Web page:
Last week, Ella had the great pleasure of putting Billy Faithfull from WCRS on the bibliotherapy couch, at The Engine, Oxford St, London. Billy was a willing subject who happily shared his love of Maurice Sendak and James Herbert as a child, then Murakami and Dan Simmonds as an adult. You can watch the video of this session here -
Billy Faithfull bibliotherapy


When the fabulous news that Richard Flanagan won the Man Booker Prize was announced, Channel Four put out this piece explaining bibliotherapy. Bibliotherapy on Channel Four News

Here you can glimpse a live bibliotherapy session, which took place at The School of Life. If you would like to book your own session, go to The School of Life and follow the links for bibliotherapy sessions. 


We are delighted to announce the Indian publication of The Novel Cure by the esteemed and ever-witty publisher Roli Books, based in Delhi. Every book on their list is a thing of beauty, and we are proud that our book is now a member of this good-looking and worldly-wise family.

A big thank you also to our collaborator Indrajit Hazra who has added his flair, charm and cheek to the Indian edition along with a clutch of particularly Indian ailments and cures. Ex-vocalist of the now defunct Great Elastic Rubber Band (don’t you just love that?), Indrajit is a novelist and journalist and all-round cool dude and we look forward to joining him on stage for our upcoming tour of India next year, kicking off with the Jaipur Literary Festival in January. (Well, we’re still waiting for invitations from other Indian literary destinations – get in touch please Mumbai, Kolkata, Chennai, Hyderabad and Bangalore!)


Ella was thrilled to take part in the first Curious Arts Festival at Pylewell House in the New Forest. She had the delight of working bibliotherapy magic with festival-goers of all ages from teens to the more ancient, all in the wondrous Waterstones pop-up tent, where Tom Hammick was creating gorgeous prints before our very eyes, sending the fragrance of fresh printing ink around the festival. The house itself was incredible, and Ella's children frollicked merrily among the rhododendrons. Between bibliotherapy sessions, Ella was able to catch DBC Pierre, Rachel Joyce, Matt Haig and Rowan Pelling among many others, sharing their literary explorations with the Curious.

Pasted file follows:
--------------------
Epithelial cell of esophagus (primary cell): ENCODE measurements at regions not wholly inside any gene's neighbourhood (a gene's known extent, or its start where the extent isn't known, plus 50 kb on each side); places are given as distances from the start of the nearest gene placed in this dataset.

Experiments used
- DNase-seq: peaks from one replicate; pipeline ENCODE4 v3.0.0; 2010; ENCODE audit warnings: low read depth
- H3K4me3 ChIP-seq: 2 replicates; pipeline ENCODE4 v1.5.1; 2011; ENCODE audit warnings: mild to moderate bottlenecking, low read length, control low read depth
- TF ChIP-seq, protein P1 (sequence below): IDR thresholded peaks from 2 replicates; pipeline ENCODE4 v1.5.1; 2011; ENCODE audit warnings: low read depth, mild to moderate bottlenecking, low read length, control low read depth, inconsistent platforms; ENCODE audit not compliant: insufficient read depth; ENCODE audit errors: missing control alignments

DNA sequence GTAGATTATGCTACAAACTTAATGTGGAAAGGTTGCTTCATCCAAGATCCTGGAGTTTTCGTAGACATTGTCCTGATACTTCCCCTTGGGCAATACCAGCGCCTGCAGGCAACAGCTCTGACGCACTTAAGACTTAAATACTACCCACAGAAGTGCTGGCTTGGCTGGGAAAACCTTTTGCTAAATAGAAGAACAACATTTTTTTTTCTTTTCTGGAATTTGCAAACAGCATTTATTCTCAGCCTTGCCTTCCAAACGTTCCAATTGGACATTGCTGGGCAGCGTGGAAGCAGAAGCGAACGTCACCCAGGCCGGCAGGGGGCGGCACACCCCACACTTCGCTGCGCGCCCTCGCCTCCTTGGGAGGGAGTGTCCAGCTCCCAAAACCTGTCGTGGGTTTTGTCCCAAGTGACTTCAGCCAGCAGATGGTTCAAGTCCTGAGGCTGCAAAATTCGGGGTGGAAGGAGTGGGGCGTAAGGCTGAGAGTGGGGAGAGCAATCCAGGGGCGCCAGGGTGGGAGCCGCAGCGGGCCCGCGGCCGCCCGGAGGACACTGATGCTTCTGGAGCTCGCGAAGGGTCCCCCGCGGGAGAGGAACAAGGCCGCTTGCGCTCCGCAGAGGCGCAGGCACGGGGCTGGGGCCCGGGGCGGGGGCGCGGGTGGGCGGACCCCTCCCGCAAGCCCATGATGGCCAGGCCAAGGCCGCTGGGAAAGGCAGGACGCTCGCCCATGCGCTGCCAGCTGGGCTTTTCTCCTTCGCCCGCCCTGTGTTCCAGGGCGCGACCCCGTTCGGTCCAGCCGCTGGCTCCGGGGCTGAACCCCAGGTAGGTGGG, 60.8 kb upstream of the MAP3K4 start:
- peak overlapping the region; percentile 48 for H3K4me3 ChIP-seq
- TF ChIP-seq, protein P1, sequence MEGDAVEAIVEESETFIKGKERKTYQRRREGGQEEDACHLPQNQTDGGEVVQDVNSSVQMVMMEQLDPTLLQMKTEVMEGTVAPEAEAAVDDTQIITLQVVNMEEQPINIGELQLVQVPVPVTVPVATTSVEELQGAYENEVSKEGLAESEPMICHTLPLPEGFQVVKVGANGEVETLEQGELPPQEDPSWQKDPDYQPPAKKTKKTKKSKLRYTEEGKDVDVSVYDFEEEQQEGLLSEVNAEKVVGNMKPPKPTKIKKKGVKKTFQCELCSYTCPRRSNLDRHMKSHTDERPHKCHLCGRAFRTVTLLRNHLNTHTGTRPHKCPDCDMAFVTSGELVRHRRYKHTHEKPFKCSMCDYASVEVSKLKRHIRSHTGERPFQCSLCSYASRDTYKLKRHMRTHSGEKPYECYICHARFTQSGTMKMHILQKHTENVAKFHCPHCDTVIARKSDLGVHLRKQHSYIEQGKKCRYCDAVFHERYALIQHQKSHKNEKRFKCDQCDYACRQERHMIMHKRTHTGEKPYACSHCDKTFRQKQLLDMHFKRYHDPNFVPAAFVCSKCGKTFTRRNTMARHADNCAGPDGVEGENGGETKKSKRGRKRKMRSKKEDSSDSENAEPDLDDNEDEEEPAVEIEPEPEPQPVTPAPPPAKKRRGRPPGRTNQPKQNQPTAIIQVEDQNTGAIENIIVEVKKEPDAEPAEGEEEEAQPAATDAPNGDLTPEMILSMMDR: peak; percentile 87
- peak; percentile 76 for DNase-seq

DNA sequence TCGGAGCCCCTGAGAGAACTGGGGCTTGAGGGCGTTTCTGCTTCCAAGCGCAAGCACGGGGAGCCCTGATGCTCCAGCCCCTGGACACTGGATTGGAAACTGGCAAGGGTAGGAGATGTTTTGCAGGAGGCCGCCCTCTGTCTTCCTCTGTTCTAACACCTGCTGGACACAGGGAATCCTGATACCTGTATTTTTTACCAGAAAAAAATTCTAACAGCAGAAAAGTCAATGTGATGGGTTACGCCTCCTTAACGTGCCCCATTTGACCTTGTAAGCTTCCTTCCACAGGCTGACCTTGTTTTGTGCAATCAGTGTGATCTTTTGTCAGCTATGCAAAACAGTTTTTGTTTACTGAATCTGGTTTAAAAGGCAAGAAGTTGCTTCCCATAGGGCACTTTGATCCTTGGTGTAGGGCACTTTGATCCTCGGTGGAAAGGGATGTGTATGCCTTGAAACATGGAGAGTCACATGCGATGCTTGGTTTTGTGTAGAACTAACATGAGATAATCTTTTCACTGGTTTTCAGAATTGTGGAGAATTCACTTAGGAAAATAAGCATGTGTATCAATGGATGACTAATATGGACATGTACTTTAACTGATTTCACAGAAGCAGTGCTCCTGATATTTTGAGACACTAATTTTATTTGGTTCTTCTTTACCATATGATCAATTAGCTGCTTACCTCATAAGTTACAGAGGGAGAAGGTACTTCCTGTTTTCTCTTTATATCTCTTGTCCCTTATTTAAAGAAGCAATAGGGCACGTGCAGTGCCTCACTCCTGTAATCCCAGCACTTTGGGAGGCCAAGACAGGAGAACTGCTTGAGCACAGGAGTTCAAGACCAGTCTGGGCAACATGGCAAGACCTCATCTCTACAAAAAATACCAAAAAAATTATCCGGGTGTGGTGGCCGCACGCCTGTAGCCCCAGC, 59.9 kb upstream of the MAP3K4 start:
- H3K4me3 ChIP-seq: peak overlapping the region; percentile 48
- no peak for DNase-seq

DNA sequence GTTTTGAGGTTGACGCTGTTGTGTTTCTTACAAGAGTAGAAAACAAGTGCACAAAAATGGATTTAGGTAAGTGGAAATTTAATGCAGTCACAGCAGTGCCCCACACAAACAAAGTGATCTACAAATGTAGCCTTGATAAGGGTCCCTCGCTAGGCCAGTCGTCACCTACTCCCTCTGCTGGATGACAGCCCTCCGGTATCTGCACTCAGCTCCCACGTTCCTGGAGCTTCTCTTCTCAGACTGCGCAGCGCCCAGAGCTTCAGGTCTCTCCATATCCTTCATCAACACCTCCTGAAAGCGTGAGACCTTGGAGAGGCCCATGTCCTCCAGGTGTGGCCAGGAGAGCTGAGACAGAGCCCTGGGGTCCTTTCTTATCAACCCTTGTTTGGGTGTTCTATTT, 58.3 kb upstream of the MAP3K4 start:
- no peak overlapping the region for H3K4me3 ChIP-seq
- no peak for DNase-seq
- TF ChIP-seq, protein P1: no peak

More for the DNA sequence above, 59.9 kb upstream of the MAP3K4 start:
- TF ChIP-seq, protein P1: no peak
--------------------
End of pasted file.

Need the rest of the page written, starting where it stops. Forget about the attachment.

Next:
Guernsey Literary Festival

The third LIterary Festival in Guernsey was a particular joy for Ella, as this time she was able to bring The Novel Cure to the festival, and tell people about how and why it was written. Susan was sadly far away across the Atlantic so could not join her -one day, Guernsey, we must come together! As on previous years, Ella gave bibliotherapy sessions to all that were up for making the long climb into the magnificent story tower at the Guille Alles LIbrary. Many of Ella's clients have had stories read to them by the librarians in that very tower when they were little. Portholes look over St Peter Port, and the sun shone beneficently on us all - it was a glorious weekend.  Andrew Motion, Esther Freud, Janet Street Porter, Andrew Clover and Stephen May were just some of the great speakers who read from their books and hosted events. Ella also had the pleasure of putting local politician John Gollup on the Novel Cure couch, attracting a lively local audience who helped prescribe him his perfect books. We reccommended that he must read Still Life with Woodpecker by Tom Robbins to cure his smoking; The Rosie Project by Graeme Simsion to help him laugh about his self-prescribed Apergers; and The Dud Avocado by Elaine Dundy to cure his alleged shyness.

What’s in the medicine cabinet?